Ironically enough, there are a number of developer kits (and associated runtimes for distribution to users) that are designed to make it easier to develop, package, and distribute software, but those developer kits or runtimes often destabilise systems in some ways (incompatibilities with particular service packs, DLL hell, etc).

    In the MS-DOS days, I was stepping through a failing program in an IDE. The first time through, it crashed the IDE. I duly restarted, and tried to step through again ... and it overwrote the boot sector on my C drive. Fortunately, I was able to recover (enough know-how and good backups). Looking at the offending code after I recovered it (I printed it out, rather than running it) .... well, let's just say I learned a lot about pointer molestation that day.
    Right 98% of the time, and don't care about the other 3%.

  7. #7
    Super Moderator VirtualAce's Avatar
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    Ok everyone time to fall down on the floor laughing at me. This is really bad...I mean really bad.

    I just figured out what the heck was going on while debugging my app again. Remember I said the night before this happened I was debugging Direct3D? Well I set Direct3D to use the debug runtimes, set the output to the third notch over AND told it to break on allocID 300. This is b/c prior outputs showed that allocID 300 was leaked and I wanted to see what was leaking. Well I never found it and had to go to bed. However....I failed to set Direct3D back to release and remove the allocID.

    So....the reason MSVS 2010 was not working but 2008 and 2005 were is b/c 2010 uses WPF under the hood which uses Direct3D. The reason my Steam games were not working is b/c they all use Direct3D in some form or another. IE: The crash was occurring b/c Direct3D was firing off a hard breakpoint which gives no information in release mode but does cause the application to crash (IE: APPCRASH) pretty hard with no apparent reason.

    So in short I reinstalled Windows today b/c I'm a complete and utter moron. The system was acting fine otherwise b/c....newsflash it was fine for the most part. The viruses in quarantine were quarantined by my anti virus program and did not affect the system. The only true issue I found was the rootkit but other than that the system was fine.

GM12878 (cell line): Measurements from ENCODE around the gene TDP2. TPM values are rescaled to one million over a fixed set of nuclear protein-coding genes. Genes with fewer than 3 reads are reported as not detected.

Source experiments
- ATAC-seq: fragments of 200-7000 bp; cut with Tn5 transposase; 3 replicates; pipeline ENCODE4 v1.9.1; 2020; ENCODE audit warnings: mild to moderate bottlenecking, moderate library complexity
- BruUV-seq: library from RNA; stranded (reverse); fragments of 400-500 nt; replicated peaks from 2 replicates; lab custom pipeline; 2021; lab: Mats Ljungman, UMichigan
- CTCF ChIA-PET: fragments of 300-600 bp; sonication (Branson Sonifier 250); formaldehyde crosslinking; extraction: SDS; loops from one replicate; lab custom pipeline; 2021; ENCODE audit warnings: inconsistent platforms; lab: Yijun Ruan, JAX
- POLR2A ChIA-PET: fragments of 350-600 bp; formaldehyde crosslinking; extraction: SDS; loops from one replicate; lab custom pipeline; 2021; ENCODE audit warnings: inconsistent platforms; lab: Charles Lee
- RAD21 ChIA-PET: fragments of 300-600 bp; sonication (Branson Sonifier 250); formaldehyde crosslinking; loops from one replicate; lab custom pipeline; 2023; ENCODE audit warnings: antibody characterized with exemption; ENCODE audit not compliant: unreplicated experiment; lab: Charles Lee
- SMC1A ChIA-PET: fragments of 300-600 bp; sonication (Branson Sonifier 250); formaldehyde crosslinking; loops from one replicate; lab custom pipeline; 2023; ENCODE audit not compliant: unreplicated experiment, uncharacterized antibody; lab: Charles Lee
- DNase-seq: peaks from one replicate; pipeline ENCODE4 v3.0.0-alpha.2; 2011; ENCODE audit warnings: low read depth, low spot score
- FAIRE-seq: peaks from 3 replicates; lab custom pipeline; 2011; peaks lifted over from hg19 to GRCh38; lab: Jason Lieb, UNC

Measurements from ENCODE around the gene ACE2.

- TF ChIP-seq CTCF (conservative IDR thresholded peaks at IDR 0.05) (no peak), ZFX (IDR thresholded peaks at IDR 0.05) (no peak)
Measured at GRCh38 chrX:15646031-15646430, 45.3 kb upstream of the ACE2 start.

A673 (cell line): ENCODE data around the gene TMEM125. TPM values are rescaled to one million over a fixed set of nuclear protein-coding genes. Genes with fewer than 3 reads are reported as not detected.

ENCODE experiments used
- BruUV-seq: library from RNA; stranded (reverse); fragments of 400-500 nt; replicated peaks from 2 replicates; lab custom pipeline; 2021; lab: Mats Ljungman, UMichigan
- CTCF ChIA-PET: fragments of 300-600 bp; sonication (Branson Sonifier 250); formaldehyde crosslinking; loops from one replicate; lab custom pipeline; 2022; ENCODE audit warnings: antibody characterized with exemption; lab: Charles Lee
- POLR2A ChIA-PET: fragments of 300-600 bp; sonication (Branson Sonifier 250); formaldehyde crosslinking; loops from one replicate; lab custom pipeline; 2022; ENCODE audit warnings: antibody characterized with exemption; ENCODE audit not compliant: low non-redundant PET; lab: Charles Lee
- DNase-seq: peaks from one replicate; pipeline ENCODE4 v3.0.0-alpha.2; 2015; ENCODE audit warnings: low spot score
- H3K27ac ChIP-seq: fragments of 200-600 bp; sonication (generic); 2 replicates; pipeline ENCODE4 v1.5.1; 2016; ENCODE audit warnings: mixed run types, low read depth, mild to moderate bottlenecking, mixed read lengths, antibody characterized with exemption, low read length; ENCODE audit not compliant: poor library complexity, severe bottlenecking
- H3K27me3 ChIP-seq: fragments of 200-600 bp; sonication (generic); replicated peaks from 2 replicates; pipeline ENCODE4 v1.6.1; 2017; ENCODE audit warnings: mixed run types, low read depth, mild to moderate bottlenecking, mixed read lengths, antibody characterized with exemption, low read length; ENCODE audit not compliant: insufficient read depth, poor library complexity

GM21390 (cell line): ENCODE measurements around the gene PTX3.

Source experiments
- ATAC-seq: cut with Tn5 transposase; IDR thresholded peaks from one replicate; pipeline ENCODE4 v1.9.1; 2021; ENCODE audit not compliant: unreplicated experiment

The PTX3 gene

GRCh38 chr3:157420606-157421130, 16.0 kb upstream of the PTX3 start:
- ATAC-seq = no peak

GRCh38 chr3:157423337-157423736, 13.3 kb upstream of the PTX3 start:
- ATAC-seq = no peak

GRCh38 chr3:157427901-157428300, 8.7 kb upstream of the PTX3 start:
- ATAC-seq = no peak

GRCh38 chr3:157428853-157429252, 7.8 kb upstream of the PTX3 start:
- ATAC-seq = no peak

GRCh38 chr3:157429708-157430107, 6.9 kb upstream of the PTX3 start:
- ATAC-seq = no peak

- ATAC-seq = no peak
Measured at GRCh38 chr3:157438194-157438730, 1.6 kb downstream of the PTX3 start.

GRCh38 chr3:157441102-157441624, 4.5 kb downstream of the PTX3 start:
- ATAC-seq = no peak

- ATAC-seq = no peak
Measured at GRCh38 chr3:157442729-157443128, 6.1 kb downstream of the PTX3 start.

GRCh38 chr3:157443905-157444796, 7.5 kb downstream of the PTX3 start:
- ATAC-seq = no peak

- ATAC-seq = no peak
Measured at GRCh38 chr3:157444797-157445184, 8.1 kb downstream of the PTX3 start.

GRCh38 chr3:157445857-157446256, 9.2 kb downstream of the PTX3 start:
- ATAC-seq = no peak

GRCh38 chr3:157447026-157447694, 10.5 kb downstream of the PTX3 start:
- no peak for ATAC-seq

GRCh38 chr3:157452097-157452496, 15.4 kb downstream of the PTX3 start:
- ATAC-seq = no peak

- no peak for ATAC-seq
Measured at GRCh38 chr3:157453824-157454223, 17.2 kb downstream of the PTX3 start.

So now you can laugh me out of the forum b/c I'm going to go hang my head in shame.


    Bad Direct3D developer......oh so bad......

    EDIT:
    Normally being able to reproduce behavior is a good thing. In this case it is not. Just to test it I set Direct3D to debug and set allocID to 300 and started MSVS 2010. Guess what. Crashed hard in kernelbase.dll. I go to Steam and try to play games....crash. Change Direct3D back to retail or release and remove the allocID...everything works as expected.

    This is probably the worst mistake I have ever made. OMG. There are no words. Major facepalm here.
    Last edited by VirtualAce; 10-12-2012 at 11:43 PM.

  8. #8
    Unregistered User Yarin's Avatar
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    Quote Originally Posted by VirtualAce View Post
    I just figured out what the heck was going on while debugging my app again. Remember I said the night before this happened I was debugging Direct3D? Well I set Direct3D to use the debug runtimes, set the output to the third notch over AND told it to break on allocID 300. This is b/c prior outputs showed that allocID 300 was leaked and I wanted to see what was leaking. Well I never found it and had to go to bed. However....I failed to set Direct3D back to release and remove the allocID.

    So....the reason MSVS 2010 was not working but 2008 and 2005 were is b/c 2010 uses WPF under the hood which uses Direct3D. The reason my Steam games were not working is b/c they all use Direct3D in some form or another. IE: The crash was occurring b/c Direct3D was firing off a hard breakpoint which gives no information in release mode but does cause the application to crash (IE: APPCRASH) pretty hard with no apparent reason.

    So in short I reinstalled Windows today b/c I'm a complete and utter moron. The system was acting fine otherwise b/c....newsflash it was fine for the most part. The viruses in quarantine were quarantined by my anti virus program and did not affect the system. The only true issue I found was the rootkit but other than that the system was fine.
    I feel better now.
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    Would this not have been one of those wonderful problems that the oft-maligned feature known as "System Restore" could have fixed?

  10. #10
    Super Moderator VirtualAce's Avatar
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    Nope System Restore did not fix it. Nothing fixed it. I worked for hours before re-installing. Re-installing was my last resort b/c I really did not want to. One simple look at the Direct3D control panel would have fixed my issue. Live and learn.